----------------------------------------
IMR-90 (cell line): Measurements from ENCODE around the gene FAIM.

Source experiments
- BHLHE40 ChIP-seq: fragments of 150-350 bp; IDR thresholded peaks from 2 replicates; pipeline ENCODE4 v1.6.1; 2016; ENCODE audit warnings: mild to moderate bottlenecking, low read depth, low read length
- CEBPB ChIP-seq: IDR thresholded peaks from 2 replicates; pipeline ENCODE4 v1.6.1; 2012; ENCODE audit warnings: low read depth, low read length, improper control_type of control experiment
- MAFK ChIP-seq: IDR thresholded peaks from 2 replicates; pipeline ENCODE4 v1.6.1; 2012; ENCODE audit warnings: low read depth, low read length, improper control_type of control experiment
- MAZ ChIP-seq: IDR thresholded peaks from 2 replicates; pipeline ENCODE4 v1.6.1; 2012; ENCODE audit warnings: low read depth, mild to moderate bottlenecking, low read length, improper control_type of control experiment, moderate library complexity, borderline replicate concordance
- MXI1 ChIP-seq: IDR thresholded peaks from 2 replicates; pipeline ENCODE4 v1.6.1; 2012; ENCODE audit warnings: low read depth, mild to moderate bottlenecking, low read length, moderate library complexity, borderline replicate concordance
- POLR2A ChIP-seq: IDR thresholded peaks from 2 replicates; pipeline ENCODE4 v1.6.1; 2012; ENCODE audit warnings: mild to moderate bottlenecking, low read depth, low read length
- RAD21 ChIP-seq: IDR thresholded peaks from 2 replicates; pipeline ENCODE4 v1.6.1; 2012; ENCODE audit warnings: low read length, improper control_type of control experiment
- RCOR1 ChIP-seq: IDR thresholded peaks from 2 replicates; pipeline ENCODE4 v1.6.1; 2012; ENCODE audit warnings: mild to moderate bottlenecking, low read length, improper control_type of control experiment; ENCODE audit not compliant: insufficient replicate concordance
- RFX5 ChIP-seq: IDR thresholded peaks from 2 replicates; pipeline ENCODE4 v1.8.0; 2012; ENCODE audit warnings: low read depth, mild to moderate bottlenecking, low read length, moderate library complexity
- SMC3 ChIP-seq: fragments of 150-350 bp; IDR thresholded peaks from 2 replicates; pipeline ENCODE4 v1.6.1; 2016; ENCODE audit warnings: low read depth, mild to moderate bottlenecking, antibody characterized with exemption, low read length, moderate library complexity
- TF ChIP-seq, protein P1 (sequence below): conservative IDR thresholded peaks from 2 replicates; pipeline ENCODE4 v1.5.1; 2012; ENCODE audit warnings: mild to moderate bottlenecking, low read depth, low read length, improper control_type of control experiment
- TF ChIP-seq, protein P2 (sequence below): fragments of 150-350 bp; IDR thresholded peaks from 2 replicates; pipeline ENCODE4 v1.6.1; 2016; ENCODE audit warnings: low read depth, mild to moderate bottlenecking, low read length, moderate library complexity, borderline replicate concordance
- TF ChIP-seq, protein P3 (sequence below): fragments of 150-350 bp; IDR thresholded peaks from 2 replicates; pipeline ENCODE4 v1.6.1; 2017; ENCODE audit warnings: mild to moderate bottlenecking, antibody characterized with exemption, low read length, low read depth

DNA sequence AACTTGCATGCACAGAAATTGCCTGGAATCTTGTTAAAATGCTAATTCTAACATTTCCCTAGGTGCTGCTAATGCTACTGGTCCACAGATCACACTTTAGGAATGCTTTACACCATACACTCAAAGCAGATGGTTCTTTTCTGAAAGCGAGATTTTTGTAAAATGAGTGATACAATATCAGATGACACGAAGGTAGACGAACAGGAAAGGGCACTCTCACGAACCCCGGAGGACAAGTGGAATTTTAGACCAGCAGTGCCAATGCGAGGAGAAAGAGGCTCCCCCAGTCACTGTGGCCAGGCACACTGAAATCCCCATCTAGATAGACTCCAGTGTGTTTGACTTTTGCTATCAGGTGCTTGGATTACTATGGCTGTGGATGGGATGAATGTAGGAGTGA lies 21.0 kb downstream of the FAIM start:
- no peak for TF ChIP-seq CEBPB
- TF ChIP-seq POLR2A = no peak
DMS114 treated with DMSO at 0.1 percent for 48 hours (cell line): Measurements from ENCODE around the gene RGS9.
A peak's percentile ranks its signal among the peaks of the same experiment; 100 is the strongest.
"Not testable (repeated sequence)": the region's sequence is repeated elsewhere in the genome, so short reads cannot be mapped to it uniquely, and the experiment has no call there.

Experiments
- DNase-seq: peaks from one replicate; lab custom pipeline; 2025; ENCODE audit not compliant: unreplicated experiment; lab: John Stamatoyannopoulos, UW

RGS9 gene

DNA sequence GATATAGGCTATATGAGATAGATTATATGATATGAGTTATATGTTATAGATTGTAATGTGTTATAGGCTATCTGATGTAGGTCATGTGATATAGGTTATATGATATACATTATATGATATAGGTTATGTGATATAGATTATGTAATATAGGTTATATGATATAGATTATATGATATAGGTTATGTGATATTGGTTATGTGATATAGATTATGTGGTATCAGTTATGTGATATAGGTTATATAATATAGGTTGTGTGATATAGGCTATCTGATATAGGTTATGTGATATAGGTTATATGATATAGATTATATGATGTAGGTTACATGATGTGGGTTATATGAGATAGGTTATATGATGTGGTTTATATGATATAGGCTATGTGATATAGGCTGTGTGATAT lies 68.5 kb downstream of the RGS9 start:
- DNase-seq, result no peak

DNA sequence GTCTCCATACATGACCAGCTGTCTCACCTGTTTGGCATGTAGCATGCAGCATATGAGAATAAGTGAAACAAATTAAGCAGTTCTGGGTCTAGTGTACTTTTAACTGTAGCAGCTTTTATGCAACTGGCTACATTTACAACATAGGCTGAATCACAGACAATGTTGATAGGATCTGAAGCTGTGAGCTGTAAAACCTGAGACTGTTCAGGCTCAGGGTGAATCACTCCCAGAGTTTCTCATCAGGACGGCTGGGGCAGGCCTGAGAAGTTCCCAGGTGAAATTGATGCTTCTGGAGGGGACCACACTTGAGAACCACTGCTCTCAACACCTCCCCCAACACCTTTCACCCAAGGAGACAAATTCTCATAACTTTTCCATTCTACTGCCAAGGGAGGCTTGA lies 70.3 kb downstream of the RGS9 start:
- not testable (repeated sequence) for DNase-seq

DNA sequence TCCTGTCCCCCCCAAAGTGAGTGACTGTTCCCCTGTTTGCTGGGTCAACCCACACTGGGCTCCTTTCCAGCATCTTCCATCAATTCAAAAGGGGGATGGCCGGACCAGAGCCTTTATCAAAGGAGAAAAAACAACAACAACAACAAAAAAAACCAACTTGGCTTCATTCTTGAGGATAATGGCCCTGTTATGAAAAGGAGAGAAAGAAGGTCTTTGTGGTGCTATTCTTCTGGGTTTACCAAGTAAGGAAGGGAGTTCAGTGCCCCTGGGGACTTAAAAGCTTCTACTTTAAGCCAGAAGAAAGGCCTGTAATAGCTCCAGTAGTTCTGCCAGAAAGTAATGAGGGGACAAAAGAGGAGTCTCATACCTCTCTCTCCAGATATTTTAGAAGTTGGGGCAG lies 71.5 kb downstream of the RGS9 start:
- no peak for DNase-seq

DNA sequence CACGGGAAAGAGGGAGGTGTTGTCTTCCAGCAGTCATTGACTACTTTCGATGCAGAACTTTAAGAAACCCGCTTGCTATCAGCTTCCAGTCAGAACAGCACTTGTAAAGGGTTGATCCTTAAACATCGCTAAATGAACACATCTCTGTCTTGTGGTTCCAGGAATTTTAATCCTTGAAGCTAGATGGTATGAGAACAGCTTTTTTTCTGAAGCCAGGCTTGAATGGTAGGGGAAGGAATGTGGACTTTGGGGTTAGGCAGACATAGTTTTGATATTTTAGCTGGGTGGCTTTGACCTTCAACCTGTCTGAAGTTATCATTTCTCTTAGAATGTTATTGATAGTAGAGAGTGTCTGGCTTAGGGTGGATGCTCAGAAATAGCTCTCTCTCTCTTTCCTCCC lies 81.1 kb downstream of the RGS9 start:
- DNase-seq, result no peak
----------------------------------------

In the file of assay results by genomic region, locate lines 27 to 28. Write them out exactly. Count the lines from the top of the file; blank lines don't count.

DNA sequence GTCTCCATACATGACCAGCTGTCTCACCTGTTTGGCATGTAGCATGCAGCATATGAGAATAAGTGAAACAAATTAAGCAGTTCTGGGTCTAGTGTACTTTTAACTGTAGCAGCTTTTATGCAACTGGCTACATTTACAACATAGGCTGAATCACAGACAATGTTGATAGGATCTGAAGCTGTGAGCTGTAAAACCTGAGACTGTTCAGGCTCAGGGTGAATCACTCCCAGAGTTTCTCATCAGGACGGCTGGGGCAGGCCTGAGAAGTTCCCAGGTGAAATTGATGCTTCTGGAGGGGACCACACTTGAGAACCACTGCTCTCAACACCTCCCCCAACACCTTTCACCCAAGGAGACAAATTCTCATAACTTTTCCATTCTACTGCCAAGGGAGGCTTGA lies 70.3 kb downstream of the RGS9 start:
- not testable (repeated sequence) for DNase-seq